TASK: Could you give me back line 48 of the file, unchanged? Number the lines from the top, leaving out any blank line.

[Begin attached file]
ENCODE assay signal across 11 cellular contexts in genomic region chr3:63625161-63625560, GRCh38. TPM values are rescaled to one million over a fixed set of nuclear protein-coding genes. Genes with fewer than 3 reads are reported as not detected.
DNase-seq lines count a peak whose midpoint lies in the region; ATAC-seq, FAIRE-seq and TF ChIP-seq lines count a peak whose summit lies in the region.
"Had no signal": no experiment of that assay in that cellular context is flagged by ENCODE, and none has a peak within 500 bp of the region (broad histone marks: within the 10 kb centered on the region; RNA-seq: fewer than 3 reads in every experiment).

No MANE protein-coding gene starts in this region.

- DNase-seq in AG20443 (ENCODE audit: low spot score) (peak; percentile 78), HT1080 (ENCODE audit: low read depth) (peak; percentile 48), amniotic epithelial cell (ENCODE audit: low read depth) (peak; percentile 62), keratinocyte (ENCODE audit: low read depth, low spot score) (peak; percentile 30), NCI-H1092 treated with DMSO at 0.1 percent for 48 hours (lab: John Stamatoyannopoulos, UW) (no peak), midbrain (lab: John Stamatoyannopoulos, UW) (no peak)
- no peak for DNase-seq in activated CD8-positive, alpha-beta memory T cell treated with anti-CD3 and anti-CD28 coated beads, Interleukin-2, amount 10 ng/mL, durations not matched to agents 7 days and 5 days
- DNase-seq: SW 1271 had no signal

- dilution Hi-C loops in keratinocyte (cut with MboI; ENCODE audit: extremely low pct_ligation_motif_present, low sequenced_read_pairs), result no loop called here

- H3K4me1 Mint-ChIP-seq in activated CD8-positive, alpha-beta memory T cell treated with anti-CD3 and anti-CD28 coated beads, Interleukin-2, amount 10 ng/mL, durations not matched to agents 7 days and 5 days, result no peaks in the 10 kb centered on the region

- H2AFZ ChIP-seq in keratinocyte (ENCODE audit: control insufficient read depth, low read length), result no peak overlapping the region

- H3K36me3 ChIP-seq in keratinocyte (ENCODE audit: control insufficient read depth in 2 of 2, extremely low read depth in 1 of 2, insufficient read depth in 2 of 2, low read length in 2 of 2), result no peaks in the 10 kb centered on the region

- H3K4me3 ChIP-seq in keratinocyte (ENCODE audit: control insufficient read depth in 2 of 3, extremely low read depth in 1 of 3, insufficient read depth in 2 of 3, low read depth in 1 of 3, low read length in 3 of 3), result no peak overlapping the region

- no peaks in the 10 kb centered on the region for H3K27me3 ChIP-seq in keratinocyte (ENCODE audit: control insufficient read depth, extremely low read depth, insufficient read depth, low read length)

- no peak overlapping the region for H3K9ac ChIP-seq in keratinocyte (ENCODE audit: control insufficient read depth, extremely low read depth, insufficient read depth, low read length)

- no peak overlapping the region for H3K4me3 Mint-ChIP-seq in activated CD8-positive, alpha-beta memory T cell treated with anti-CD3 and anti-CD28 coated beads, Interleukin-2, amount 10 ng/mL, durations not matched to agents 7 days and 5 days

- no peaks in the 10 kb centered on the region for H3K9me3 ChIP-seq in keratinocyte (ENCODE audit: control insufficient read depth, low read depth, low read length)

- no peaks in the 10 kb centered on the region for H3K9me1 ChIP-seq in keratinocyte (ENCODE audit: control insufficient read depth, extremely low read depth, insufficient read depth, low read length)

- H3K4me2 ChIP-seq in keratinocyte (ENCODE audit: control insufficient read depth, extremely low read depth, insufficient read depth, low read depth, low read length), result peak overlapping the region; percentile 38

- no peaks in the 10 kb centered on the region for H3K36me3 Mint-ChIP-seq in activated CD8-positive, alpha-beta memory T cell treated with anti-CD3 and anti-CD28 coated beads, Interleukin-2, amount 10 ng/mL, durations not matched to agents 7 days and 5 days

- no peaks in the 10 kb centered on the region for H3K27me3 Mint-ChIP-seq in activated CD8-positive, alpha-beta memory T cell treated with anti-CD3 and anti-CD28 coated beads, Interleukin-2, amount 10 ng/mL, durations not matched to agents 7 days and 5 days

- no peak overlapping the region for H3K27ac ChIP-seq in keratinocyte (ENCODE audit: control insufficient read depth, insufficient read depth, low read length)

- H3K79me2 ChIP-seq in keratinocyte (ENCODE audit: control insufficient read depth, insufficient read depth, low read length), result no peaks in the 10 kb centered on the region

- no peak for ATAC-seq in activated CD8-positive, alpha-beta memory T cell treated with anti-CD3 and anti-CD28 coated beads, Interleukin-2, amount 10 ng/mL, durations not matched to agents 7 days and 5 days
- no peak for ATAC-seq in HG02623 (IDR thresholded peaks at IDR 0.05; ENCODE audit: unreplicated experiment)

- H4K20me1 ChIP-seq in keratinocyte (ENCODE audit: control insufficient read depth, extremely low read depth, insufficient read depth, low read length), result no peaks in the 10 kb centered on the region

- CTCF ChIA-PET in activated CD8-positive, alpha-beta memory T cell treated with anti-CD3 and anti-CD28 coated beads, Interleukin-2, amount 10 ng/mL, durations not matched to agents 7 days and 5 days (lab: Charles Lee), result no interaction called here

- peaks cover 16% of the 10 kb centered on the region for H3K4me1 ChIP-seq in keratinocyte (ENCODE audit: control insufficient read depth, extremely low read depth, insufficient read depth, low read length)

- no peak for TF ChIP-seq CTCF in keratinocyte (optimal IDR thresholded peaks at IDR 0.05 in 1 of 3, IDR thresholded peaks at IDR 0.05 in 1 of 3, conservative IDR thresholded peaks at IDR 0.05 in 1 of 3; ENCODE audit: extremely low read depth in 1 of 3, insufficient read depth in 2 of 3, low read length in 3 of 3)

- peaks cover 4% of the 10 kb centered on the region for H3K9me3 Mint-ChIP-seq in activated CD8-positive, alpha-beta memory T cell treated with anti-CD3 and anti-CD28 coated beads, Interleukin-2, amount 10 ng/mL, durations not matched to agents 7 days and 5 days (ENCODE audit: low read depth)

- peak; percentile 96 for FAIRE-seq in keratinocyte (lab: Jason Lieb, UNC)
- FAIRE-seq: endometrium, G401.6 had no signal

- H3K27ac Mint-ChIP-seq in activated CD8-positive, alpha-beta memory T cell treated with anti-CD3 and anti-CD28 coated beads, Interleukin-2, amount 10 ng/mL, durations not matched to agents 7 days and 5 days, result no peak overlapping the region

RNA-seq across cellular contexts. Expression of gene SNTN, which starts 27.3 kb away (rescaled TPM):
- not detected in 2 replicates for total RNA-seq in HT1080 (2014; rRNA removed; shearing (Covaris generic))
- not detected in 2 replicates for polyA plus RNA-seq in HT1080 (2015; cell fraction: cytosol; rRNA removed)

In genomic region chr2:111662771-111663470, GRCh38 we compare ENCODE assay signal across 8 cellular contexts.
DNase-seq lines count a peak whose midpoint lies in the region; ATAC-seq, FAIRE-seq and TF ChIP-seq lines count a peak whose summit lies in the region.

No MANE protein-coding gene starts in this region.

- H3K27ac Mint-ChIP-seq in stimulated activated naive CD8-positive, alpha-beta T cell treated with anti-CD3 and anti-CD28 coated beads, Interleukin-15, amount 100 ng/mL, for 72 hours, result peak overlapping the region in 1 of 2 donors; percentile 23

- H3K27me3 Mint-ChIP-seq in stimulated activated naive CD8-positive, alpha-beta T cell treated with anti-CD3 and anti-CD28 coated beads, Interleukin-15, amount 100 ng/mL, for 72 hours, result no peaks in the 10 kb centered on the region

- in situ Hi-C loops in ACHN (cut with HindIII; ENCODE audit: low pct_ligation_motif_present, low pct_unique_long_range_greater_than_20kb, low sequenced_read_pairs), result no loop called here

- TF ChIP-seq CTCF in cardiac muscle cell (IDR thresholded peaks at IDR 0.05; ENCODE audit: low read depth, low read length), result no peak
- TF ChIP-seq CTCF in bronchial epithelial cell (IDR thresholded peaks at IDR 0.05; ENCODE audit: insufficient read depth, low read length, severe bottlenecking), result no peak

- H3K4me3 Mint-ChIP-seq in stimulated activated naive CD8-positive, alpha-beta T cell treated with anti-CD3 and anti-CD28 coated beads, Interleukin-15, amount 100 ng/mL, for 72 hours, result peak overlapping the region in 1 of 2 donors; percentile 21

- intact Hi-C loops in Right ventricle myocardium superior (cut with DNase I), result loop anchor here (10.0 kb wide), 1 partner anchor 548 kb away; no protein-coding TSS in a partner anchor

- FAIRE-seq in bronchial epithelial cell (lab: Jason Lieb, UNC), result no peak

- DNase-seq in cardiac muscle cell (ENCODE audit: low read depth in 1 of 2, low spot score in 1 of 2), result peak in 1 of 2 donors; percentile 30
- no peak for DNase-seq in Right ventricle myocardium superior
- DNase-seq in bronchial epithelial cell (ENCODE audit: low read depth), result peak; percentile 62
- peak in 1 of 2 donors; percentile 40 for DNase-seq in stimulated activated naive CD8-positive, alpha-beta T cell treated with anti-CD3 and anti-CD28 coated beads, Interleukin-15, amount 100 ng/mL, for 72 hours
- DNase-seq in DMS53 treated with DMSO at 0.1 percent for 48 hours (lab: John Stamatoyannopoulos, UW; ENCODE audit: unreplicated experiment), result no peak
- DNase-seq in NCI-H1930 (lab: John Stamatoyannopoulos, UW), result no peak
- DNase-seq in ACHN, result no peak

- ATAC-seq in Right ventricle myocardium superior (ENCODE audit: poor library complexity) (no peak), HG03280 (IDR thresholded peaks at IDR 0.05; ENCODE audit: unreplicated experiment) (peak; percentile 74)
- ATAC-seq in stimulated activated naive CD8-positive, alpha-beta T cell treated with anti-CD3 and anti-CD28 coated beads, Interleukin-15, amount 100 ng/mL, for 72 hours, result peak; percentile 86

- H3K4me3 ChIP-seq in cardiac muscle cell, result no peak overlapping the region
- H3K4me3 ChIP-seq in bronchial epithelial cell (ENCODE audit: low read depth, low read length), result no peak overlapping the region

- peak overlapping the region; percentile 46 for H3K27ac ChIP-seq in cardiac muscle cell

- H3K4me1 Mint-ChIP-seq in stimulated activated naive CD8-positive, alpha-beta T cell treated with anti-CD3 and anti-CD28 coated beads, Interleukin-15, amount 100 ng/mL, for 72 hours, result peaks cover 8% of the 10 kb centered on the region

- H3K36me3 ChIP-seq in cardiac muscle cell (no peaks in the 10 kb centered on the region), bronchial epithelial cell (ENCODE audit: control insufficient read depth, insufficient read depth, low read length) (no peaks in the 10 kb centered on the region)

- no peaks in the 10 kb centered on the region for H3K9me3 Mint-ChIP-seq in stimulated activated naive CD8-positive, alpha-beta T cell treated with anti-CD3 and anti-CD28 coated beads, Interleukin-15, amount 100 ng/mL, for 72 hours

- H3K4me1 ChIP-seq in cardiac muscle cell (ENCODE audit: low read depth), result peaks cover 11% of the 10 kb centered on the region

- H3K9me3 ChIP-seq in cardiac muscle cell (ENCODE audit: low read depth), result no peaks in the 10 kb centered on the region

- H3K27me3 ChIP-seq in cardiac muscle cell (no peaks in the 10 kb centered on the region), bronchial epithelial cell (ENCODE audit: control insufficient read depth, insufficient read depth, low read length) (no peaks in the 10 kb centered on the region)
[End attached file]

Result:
- no peak for DNase-seq in Right ventricle myocardium superior